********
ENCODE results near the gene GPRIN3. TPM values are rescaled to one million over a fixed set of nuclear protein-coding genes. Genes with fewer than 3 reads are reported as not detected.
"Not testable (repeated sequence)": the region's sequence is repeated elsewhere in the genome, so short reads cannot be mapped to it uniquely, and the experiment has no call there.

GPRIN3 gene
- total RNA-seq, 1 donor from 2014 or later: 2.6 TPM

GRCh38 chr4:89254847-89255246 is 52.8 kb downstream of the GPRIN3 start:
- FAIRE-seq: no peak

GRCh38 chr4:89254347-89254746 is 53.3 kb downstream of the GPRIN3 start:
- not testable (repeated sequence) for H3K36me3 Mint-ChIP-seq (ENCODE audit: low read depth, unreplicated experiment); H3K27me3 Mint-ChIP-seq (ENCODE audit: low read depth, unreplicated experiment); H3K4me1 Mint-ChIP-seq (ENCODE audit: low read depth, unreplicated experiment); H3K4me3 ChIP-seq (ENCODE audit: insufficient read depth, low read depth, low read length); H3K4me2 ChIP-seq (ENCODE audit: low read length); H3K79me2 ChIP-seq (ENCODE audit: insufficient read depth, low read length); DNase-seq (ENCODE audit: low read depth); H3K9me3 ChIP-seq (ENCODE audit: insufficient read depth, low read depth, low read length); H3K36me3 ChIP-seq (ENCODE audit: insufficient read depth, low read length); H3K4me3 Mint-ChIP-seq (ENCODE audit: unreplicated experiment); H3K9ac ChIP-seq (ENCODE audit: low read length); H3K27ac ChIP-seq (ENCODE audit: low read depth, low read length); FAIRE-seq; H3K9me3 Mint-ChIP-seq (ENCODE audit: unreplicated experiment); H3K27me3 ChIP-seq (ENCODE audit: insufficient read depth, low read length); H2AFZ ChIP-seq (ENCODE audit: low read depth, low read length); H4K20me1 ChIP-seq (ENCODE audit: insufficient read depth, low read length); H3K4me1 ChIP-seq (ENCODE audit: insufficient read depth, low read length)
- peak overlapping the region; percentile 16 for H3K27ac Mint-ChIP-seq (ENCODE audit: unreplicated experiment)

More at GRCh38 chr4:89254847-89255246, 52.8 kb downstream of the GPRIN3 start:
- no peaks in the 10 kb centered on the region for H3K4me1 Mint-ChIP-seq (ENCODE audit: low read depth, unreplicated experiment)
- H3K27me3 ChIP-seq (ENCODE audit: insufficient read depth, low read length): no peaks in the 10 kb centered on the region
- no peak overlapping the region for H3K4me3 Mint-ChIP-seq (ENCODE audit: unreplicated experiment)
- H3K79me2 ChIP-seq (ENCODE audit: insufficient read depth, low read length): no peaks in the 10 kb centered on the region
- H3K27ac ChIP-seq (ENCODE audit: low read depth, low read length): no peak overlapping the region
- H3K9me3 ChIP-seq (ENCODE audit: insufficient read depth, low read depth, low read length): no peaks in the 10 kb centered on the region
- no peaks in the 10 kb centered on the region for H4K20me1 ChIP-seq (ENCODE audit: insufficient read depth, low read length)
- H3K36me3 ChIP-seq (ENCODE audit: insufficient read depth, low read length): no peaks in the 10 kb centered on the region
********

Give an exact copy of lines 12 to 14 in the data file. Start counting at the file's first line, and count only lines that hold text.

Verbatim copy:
- H3K27me3 ChIP-seq (ENCODE audit: insufficient read depth, low read length): no peaks in the 10 kb centered on the region
- no peak overlapping the region for H3K4me3 Mint-ChIP-seq (ENCODE audit: unreplicated experiment)
- H3K79me2 ChIP-seq (ENCODE audit: insufficient read depth, low read length): no peaks in the 10 kb centered on the region